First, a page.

Your Hand Could Be Killing The Fish At Taraporevala

The Damsels are in distress. So are the Angels and the Tangs. All told, some 2,100 fish have died in the nine months that Taraporevala Aquarium remained open – from March 3 to December 31, 2015 – after its renovation.

In response to an RTI query from this newspaper, the fisheries department — which maintains the aquarium — listed four main reasons for the high mortality rate: polluted sea water, constant tapping on tanks by visitors, use of flash which stuns the fish and environmental factors. The RTI response says 2095 fish from 228 species (130 from marine, 37 from freshwater and 61 from tropical category) had died in less than nine months. At present, the aquarium has about 1,200 fish of different species, turtles and tortoises, frogs and lizards. Chief Minister Devendra Fadnavis described the situation as “quite serious”.

The aquarium was set up in 1951 and is India’s oldest aquarium. It was constructed at a cost of Rs 8 lakh and named after Parsi philanthropist DB Taraporevala who had donated Rs 2 lakh for setting it up. After the state government failed in its many attempts to set up oceanariums or aquariums of larger size, it decided to refurbish the Taraporevala Aquarium. In March 2015, the aquarium was thrown open to the public after the government spent Rs 22 crore on its renovation.

The state fisheries department, however, does not have the expertise to run a large aquarium like Taraporevala and appointed a Borivali-based firm — Utekar Fisheries – for supplying the fish as well as the feed.

Rupesh Utekar, director of Utekar fisheries told Mumbai Mirror: “We secured a contract of supplying fish worth Rs 1.06 crore and feed for Rs 49.8. We import a lot of fish and the feed.” Utekar said that he was fined Rs 3 lakh initially when a lot of fish had died. He could not give details on mortality rate and how many had been supplied to the aquarium so far. “We normally quarantine the fish for five days, but the fisheries department felt that the quarantine period was less and we were fined when the fish died in large numbers.”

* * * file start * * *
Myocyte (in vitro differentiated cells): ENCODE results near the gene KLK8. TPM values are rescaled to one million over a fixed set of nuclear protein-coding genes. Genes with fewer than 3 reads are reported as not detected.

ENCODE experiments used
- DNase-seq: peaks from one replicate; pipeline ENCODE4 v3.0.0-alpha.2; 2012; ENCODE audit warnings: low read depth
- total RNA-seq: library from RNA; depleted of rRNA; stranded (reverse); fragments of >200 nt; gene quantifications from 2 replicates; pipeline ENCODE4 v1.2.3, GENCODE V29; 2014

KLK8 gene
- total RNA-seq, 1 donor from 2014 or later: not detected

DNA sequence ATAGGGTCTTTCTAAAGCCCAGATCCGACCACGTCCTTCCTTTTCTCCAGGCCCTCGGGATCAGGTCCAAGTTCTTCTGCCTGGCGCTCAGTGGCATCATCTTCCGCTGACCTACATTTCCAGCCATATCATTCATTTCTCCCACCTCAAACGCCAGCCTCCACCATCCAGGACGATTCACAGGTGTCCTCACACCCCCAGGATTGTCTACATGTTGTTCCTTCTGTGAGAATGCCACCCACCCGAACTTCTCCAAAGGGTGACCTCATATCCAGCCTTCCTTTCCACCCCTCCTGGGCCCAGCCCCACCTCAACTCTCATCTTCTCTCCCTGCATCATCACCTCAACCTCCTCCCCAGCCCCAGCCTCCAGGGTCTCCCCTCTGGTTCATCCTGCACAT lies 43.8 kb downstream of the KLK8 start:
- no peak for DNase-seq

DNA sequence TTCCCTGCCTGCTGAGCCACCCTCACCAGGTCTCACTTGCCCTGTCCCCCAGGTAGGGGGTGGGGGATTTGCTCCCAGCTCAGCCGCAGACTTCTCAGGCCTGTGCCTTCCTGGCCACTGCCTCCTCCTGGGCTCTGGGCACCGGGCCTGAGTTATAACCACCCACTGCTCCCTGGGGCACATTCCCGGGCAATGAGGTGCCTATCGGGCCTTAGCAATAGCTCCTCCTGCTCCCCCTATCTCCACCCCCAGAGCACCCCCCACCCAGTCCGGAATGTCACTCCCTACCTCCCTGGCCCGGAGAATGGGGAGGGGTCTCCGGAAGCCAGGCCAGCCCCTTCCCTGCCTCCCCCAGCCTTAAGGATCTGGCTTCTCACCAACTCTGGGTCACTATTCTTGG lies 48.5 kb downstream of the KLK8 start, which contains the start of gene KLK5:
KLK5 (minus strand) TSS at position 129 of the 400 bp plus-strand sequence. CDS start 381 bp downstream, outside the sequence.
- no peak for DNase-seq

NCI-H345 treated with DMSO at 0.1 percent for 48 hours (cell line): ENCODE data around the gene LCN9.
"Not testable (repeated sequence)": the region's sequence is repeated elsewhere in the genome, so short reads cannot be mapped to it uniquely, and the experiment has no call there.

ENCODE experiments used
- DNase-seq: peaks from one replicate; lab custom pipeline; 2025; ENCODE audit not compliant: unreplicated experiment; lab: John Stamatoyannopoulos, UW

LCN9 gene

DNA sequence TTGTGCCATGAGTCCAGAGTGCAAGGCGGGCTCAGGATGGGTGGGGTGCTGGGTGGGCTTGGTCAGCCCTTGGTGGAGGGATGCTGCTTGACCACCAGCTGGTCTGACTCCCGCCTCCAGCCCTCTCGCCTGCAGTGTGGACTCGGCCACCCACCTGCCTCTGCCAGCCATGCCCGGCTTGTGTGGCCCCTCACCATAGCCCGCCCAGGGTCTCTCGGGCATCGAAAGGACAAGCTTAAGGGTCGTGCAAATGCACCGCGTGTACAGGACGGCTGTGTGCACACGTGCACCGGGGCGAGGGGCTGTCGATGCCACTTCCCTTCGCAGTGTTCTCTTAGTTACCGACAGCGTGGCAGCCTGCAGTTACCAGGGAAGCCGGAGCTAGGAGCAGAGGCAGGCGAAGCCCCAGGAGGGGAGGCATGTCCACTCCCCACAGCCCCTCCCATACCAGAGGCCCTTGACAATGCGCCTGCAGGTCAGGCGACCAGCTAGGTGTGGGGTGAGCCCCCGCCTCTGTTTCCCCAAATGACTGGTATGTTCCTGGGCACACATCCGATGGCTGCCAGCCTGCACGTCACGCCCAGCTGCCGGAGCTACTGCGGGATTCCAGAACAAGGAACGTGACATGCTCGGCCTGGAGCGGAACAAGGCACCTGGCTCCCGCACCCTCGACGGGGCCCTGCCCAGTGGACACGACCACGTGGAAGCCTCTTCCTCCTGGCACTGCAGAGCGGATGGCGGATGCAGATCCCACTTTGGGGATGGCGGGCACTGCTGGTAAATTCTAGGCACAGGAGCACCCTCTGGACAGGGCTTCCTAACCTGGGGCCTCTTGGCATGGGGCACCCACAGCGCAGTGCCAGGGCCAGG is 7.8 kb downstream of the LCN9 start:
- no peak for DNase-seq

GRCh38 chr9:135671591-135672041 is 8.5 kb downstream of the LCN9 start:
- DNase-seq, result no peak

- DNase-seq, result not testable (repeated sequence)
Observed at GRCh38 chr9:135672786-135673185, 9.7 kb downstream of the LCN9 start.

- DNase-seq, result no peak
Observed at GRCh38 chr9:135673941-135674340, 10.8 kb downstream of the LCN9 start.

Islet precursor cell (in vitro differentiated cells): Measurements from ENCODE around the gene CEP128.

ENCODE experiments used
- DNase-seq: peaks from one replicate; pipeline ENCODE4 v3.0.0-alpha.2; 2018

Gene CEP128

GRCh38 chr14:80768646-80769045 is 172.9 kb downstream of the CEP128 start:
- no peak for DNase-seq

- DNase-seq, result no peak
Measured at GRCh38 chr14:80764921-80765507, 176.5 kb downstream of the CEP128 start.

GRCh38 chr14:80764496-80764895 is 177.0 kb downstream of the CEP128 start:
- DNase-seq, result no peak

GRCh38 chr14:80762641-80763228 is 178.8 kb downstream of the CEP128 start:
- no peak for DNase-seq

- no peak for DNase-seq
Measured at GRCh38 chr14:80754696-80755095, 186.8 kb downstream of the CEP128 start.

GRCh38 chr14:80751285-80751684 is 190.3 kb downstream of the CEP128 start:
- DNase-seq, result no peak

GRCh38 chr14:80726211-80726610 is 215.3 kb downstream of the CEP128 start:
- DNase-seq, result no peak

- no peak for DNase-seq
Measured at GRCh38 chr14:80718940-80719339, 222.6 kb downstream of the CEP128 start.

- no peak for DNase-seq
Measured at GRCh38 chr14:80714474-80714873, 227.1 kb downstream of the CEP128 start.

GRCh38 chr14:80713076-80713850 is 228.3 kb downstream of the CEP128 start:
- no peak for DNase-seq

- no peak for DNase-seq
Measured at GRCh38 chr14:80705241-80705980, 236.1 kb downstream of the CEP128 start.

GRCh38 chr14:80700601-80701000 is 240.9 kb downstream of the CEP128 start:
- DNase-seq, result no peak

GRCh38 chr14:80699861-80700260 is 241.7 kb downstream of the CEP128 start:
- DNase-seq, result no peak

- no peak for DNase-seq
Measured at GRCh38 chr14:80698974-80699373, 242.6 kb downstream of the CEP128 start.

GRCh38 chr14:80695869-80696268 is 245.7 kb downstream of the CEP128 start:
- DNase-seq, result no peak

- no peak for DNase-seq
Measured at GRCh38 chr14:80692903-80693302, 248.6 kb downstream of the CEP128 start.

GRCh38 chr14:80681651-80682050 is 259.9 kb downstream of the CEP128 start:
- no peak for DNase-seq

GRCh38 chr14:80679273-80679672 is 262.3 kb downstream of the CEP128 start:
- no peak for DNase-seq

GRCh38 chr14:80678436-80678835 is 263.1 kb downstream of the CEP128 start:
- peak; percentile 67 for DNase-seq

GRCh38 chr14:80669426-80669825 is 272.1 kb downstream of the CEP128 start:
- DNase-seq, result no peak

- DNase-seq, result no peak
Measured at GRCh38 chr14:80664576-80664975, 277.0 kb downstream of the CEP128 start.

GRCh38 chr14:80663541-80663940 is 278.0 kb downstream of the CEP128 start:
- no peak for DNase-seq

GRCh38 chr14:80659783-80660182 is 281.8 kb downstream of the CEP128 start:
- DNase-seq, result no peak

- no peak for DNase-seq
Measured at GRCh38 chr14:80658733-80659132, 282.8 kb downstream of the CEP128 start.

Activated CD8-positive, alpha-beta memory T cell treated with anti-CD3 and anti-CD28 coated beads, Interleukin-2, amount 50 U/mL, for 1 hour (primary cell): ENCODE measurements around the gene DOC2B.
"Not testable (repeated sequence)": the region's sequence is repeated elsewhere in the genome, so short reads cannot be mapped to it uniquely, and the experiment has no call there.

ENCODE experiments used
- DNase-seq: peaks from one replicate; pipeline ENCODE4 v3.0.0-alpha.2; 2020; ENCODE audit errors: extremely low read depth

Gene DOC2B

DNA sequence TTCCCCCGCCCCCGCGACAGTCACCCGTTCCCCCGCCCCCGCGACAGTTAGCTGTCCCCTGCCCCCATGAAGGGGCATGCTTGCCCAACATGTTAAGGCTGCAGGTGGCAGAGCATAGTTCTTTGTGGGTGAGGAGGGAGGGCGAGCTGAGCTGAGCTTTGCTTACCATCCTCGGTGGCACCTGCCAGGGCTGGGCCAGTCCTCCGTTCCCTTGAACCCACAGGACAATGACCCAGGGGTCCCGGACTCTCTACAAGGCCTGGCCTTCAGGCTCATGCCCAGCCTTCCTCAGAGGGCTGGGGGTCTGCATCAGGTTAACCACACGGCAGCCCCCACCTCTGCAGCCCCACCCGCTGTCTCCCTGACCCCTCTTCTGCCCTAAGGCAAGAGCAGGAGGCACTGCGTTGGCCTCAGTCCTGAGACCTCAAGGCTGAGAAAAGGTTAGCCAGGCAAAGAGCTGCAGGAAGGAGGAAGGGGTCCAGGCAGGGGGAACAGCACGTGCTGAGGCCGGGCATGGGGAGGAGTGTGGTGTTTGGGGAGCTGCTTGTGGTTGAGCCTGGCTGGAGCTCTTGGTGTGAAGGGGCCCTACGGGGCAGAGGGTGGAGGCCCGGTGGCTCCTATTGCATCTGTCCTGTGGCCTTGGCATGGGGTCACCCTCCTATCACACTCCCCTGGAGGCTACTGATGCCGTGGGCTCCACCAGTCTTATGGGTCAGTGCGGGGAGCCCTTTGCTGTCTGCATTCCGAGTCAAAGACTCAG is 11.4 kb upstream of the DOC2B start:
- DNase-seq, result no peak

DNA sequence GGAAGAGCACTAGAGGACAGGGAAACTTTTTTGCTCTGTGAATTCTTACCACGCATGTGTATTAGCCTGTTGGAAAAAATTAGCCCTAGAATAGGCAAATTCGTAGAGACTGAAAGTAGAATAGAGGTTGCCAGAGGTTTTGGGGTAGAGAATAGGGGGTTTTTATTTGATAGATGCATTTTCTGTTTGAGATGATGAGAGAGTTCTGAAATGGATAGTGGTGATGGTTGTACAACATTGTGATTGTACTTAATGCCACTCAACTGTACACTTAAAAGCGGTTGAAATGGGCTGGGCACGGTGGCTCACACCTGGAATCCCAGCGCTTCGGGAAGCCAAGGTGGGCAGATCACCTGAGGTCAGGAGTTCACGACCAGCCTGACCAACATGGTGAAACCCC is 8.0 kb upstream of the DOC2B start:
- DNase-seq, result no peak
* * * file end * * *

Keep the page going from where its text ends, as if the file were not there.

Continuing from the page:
Utekar said that a large number of fish died when the aquarium opened last year. “Before the aquarium opened, there was darkness and surroundings were quiet. On the first day, there were 15,000 visitors due to which the fish were traumatised. Besides, people used flash to take pictures.”

Astaffer at the aquarium said that Mondays are the worst days for the fish as footfalls are very high over the weekends. “We have come across several incidents when the fish do not come out for feeding after weekends,” he said. Curator Ajinkya Patil said, “The fish face stress when visitors tap on the tanks. We have deployed security personnel but the visitors don’t listen.”

Aquarium staffers say that banning photography is one way of curbing the deaths. Currently, photography is permitted after payment of a fee: Rs 500 for cell phones and Rs 1,000 for conventional cameras.

Another reason for the high mortality rate is the polluted sea water that is sourced for the aquariums. While the fisheries department maintains that exact sea-like conditions cannot be replicated in the fish tanks, staffers at the aquarium said that a line must be laid in the sea to tap water six to 10 km away, so that fish get good quality sea water.

The RTI reply by the fisheries department provides details of the fish that have died. It states that among the dead fish, 104 are from the Damsel category. The sub-categories are three striped Damsel, four striped damsel, jewel damsel, domino damsel, lemon damsel, azure damsel, blue damsel, blue velvet damsel, blue line damsel, cloudy damsel, Fiji blue devil damsel, talbots damsel, starks damsel and sergeant major damsel. The reply says 63 fish from the Butterfly category, 25 eels, 53 fish from Tang species, 43 frogs and 41 lizards have also died. There are a large number of casualties from the tropical varieties too.

Published on Mumbai Mirror

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